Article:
By Jay McAnelly
As customers save for children’s college expenses, prepare for retirement and manage their finances through other life stages, there is a real opportunity for community banks to help them reach their financial goals. In fact, a recent study from J.D. Power reveals that 78 percent of U.S. retail bank customers are interested in receiving financial advice or guidance from their bank. Community banks can position themselves to meet this need by making financial planning a part of their offering. In addition to driving customer satisfaction and loyalty, it can also create new sources of revenue and growth. If you’re a community bank leader contemplating ways to build out a financial planning capability for your customers, here are three strategies to get started.
Don’t overlook equipment as an asset
By Mark Stock
As the farming population in the U.S. gets older, more and more farmers are thinking about retiring and what follows. The role of a commercial banker in the retirement process is an invaluable one: Helping their clients plan for retirement. From a farmer’s perspective, the retirement process can seem overwhelming, impacted by personal circumstances. Why are they retiring? How much money do they need to comfortably retire, and what can they do to get the most out of their assets?
By Dennis Zimmerman Jr.
There are three important elements to achieving long-term excellence in the performance of the fixed income investment portfolio. The first is attention to detail. The second is to craft then follow a strategic plan that fits the overall goals of the institution. The third simply requires management to be proactive rather than reactive. While the first two are certainly important, this article will primarily focus on the third element — proactively managing the bond portfolio. Successful community bank investment officers understand that when it comes to proactively managing the portfolio, best practices generally follow one of two basic themes: What to do and what NOT to do. Select key best practices are listed below:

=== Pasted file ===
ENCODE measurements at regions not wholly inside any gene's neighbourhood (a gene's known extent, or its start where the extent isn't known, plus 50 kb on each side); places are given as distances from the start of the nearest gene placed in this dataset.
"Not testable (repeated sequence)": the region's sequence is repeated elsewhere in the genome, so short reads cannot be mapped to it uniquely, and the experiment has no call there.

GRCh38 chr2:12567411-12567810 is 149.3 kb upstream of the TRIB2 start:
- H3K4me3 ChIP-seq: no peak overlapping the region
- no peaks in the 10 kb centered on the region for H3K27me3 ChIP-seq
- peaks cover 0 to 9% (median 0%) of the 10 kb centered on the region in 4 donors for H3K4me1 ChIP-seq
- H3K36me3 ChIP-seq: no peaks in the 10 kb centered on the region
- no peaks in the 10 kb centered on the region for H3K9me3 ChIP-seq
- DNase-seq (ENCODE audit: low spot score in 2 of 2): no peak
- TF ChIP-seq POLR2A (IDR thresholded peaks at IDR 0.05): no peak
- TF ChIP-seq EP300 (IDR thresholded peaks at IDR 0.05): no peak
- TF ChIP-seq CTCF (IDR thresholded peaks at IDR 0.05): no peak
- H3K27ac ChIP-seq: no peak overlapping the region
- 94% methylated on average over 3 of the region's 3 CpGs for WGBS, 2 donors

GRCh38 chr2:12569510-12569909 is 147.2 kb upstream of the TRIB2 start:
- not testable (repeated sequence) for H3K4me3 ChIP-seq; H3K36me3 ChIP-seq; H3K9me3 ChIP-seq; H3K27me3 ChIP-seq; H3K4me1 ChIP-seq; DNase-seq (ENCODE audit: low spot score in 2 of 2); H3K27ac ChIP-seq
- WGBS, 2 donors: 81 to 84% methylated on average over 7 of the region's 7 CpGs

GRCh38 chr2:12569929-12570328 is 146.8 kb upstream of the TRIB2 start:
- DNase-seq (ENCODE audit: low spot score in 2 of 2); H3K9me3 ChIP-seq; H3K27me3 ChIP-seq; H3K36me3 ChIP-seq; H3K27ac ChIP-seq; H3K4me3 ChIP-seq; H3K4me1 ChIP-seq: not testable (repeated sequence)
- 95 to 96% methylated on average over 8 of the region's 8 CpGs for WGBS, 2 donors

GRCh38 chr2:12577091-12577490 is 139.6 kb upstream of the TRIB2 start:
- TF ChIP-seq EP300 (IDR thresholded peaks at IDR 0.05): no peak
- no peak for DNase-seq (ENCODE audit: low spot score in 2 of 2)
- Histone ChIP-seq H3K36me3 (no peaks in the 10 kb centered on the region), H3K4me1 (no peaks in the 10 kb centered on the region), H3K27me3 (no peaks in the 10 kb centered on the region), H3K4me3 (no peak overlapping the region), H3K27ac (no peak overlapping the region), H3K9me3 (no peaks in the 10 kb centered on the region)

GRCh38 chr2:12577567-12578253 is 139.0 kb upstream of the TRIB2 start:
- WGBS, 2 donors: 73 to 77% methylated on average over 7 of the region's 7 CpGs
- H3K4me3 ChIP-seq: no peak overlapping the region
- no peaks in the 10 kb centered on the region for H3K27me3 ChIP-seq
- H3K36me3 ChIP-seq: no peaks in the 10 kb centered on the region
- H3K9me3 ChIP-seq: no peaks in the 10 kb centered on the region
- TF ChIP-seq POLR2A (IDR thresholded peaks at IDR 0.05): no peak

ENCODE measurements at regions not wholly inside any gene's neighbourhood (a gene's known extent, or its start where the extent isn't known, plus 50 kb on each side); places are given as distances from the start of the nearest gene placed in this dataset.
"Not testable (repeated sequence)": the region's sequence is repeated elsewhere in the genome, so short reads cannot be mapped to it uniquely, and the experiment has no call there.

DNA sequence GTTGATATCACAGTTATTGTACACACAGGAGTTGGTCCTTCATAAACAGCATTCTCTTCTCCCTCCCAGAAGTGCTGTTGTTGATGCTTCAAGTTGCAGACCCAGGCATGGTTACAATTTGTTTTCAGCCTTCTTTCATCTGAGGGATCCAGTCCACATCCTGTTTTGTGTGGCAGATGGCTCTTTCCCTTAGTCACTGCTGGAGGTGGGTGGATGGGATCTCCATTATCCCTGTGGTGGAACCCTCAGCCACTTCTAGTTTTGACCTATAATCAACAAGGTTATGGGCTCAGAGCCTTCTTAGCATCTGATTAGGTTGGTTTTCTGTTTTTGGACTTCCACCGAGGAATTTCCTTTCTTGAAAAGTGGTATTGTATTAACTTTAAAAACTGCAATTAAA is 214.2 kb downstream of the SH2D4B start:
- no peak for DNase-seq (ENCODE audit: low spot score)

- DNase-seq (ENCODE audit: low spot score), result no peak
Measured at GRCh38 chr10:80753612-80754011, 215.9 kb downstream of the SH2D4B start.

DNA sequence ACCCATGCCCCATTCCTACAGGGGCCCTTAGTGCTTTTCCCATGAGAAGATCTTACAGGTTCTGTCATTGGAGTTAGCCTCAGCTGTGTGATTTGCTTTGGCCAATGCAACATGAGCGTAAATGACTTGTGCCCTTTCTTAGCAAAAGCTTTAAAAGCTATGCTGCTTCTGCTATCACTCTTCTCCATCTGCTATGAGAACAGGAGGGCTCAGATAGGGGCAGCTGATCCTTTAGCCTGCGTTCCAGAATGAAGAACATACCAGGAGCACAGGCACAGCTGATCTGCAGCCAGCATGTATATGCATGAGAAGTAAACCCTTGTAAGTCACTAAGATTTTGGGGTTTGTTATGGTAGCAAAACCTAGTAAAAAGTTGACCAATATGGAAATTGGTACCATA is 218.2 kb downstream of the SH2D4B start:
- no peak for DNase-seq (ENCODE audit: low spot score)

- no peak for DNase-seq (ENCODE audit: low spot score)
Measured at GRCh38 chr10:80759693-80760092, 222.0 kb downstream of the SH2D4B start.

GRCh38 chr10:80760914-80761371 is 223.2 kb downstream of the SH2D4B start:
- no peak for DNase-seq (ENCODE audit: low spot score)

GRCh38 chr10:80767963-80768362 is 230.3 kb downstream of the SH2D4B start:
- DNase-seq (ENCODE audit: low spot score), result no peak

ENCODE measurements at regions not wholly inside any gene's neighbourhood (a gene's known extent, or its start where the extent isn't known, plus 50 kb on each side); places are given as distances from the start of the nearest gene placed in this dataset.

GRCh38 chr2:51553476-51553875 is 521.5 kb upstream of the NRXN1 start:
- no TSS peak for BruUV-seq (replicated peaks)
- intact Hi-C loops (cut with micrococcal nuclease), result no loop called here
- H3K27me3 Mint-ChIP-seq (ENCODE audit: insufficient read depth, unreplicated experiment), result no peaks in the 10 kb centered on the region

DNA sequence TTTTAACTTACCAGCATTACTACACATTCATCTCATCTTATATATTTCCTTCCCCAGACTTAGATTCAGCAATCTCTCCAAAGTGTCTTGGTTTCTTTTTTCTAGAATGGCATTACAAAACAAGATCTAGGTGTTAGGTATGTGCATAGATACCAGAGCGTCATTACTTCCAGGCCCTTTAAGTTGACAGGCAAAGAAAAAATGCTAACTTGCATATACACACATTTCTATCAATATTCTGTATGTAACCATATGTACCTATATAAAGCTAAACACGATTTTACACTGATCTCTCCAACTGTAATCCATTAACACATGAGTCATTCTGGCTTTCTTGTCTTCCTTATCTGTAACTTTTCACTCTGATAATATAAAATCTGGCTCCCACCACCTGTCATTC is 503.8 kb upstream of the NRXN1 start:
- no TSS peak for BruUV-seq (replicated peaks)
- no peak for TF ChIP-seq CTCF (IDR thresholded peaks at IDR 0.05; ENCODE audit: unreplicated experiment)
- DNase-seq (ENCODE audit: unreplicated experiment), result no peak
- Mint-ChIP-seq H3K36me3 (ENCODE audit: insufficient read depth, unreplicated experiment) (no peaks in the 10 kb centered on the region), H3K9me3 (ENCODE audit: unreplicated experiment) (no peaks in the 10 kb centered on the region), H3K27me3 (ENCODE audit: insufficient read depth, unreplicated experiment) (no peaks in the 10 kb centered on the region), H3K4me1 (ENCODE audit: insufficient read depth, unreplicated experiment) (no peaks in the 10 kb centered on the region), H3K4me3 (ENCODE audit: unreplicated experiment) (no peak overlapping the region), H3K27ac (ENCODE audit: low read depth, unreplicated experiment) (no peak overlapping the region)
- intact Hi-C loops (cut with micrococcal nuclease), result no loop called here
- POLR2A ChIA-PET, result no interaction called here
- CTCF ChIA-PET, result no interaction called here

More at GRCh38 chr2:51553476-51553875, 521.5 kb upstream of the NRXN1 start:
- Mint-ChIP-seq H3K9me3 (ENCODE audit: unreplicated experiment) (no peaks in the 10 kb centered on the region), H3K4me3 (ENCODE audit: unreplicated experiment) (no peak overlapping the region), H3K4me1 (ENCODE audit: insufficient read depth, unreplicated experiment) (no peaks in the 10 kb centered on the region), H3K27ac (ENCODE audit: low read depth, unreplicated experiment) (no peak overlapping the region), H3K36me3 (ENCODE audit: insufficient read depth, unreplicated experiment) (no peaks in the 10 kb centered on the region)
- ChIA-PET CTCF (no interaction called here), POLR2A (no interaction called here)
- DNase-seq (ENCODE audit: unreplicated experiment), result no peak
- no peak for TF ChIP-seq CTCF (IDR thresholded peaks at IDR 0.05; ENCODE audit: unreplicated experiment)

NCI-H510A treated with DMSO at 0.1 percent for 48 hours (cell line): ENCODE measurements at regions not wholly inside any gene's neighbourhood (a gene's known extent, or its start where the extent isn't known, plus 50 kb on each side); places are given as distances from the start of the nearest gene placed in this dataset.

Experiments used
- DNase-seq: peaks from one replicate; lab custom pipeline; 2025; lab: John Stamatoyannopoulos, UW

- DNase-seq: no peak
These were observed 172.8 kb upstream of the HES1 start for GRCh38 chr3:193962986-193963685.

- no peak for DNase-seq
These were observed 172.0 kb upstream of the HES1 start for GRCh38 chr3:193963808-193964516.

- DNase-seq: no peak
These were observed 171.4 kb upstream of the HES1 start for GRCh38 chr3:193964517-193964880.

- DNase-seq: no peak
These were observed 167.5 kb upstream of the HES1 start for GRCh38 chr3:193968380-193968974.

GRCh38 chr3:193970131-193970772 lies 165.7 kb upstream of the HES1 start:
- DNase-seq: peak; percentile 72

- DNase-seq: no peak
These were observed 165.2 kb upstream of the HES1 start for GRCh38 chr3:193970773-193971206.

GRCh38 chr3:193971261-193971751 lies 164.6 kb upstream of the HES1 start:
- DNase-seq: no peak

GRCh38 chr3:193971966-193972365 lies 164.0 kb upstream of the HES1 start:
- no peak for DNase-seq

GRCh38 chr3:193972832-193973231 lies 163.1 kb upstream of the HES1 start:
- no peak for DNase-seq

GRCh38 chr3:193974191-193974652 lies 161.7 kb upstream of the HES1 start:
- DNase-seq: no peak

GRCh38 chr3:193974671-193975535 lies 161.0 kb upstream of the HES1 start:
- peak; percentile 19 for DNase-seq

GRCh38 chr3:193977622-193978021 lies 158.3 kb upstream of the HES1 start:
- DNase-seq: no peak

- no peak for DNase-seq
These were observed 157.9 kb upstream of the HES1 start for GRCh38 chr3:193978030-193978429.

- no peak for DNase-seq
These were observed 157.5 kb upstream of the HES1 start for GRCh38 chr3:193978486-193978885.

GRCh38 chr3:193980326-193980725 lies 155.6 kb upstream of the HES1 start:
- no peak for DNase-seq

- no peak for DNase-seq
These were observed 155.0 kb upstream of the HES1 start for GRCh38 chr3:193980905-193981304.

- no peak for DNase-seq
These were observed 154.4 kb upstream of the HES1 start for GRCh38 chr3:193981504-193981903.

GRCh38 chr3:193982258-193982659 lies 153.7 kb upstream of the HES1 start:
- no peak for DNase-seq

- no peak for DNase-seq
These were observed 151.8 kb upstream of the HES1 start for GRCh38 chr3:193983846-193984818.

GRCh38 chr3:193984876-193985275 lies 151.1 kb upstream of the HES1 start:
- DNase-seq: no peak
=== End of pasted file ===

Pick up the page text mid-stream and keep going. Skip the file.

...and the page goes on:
By KC Mathews and Eric Kelley
Chicken Little would have been a terrible economist. She was hit on the head by a falling acorn and immediately declared “the sky is falling.” Perhaps a bit more analysis should have been conducted since the sky, in fact, was not falling.
The latest survey by New York-based Sophisticated Investor shows investor asset class confidence reflects the prospering state of the U.S. economy.